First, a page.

The United States and China went ahead with tariff hikes on billions of dollars of each other’s automobiles, factory machinery and other goods Thursday in an escalation of a battle over Beijing’s technology policy that companies worry will chill global economic growth.
The increases came as envoys met in Washington for their first high-level talks in two months. They gave no sign of progress toward a settlement of U.S. complaints that Beijing steals technology and its industry development plans violate Chinese free-trade commitments.
The 25 percent duties previously announced apply to $16 billion of goods from each side including automobiles and metal scrap from the United States and Chinese-made factory machinery and electronic components.
In the first round of tariff hikes, U.S. President Donald Trump imposed 25 percent duties on $34 billion of Chinese imports on July 6. Beijing responded with similar penalties on the same amount of American goods.
The Chinese government criticized Thursday’s U.S. increase as a violation of World Trade Organization rules and said it would file a legal challenge.
A foreign ministry spokesman, Lu Kang, declined to give details of the Washington talks.
“We hope the U.S. side will get along with us to strive for a good result from the talks with a reasonable and practical attitude,” Lu said.
Beijing has rejected U.S. demands to scale back plans for state-led technology development that its trading partners say violate its market-opening commitments. American officials worry they might erode the United States’ industrial leadership.
With no settlement in sight, economists warn the conflict could spread and knock up to 0.5 percentage points off global economic growth through 2020.
The pressure on Chinese export industries that support millions of jobs adds to challenges for Communist leaders who are trying to shore up slowing economic growth.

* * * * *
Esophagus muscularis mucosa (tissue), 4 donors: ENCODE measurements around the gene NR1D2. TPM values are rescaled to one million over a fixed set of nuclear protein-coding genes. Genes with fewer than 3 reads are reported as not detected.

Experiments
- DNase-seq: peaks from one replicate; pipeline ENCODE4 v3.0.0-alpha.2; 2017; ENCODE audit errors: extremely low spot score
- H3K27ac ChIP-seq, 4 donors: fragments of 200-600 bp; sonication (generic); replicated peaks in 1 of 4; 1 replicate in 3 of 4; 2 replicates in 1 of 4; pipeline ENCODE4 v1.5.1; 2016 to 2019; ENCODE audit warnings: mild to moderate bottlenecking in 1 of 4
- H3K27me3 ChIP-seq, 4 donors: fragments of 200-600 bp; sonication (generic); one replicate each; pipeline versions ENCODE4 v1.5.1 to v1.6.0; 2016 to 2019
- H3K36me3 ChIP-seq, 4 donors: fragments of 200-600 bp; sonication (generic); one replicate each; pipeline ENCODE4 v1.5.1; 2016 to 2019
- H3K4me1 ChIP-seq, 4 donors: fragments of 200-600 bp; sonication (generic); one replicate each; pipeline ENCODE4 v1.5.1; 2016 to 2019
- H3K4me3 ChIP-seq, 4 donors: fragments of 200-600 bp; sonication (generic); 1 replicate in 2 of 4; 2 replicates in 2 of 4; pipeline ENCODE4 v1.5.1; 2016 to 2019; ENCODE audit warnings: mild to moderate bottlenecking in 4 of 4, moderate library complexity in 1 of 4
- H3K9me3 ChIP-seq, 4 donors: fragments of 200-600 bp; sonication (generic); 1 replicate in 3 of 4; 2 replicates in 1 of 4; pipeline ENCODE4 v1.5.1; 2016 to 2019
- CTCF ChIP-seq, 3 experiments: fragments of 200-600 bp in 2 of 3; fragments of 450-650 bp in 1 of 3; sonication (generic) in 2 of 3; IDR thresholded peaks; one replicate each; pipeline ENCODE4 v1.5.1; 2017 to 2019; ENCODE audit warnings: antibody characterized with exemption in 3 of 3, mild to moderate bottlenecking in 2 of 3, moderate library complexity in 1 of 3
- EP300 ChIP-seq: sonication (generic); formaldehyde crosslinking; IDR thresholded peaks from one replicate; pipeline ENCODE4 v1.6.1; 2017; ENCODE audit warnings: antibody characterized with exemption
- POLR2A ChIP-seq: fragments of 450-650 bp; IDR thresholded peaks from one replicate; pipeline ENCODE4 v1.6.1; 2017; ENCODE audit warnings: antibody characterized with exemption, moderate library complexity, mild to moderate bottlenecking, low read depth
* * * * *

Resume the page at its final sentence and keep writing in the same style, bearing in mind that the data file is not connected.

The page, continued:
Factory output, consumer spending and other indicators were weaker than expected in July. Beijing has responded by pumping money into financial markets and announcing plans for higher spending on public works construction.
Chinese leaders have promised to help struggling exporters and ordered banks to lend more freely to them. But they have avoided full-scale economic stimulus that would set back efforts to rein in surging debt and nurture self-sustaining growth supported by consumer spending.
Forecasters say the impact of U.S. tariffs on China’s economy is small and manageable for now. Credit Suisse said this month that if Trump goes ahead with all threatened U.S. increases, the “worst case” outlook would cut China’s economic growth by 0.2 percentage points this year and 1.3 percent in 2019.
The International Monetary Fund’s growth forecast for China this year is 6.5 percent, down from last year’s 6.8 percent and more than double the U.S. forecast of 2.9 percent.
Ahead of the Washington talks, Chinese state TV mocked Trump with a sarcastic video posted on the YouTube and other social media pages of its international arm, China Global Television Network.
“You are great,” says a presenter on the nearly three-minute English-language clip, reading a letter that pays a satirical tribute to Trump.
“On behalf of doctors, thank you for pointing out the need to wean off American goods like bourbon and bacon,” the presenter says, referring to products on which China imposed retaliatory tariffs.
The video appeared to have been removed Thursday from CGTN’s social media accounts.
Trump has proposed another possible round of tariff hikes involving 25 percent increases on an additional $200 billion of Chinese goods. Beijing issued a $60 billion list of American products for retaliation if Washington goes ahead with that.
That smaller target list reflects the fact that Beijing is running out of American goods for retaliation due to their lopsided trade balance.
China’s imports from the United States last year totaled about $130 billion. That leaves about $20 billion for penalties after tariffs already imposed or planned on a total of $110 billion.
Chinese authorities have said they will take “comprehensive measures,” which companies worry could mean targeting operations of American businesses in China for disruption.